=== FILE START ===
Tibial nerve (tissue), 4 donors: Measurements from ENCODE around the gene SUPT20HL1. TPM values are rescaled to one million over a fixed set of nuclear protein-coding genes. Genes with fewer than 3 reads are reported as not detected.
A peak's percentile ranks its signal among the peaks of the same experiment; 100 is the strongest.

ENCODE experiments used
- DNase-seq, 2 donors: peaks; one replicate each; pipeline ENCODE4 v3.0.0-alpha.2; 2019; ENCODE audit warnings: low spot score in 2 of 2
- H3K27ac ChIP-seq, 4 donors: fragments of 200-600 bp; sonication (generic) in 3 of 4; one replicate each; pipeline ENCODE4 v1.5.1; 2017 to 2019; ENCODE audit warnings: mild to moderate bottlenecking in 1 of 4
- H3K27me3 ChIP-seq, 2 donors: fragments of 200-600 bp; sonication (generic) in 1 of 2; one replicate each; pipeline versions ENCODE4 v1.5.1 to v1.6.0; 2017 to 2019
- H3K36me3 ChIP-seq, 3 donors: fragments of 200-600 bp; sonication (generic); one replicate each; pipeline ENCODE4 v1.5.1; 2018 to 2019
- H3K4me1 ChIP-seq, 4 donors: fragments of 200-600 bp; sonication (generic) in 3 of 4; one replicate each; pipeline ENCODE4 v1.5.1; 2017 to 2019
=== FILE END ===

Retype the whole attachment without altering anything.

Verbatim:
Tibial nerve (tissue), 4 donors: Measurements from ENCODE around the gene SUPT20HL1. TPM values are rescaled to one million over a fixed set of nuclear protein-coding genes. Genes with fewer than 3 reads are reported as not detected.
A peak's percentile ranks its signal among the peaks of the same experiment; 100 is the strongest.

ENCODE experiments used
- DNase-seq, 2 donors: peaks; one replicate each; pipeline ENCODE4 v3.0.0-alpha.2; 2019; ENCODE audit warnings: low spot score in 2 of 2
- H3K27ac ChIP-seq, 4 donors: fragments of 200-600 bp; sonication (generic) in 3 of 4; one replicate each; pipeline ENCODE4 v1.5.1; 2017 to 2019; ENCODE audit warnings: mild to moderate bottlenecking in 1 of 4
- H3K27me3 ChIP-seq, 2 donors: fragments of 200-600 bp; sonication (generic) in 1 of 2; one replicate each; pipeline versions ENCODE4 v1.5.1 to v1.6.0; 2017 to 2019
- H3K36me3 ChIP-seq, 3 donors: fragments of 200-600 bp; sonication (generic); one replicate each; pipeline ENCODE4 v1.5.1; 2018 to 2019
- H3K4me1 ChIP-seq, 4 donors: fragments of 200-600 bp; sonication (generic) in 3 of 4; one replicate each; pipeline ENCODE4 v1.5.1; 2017 to 2019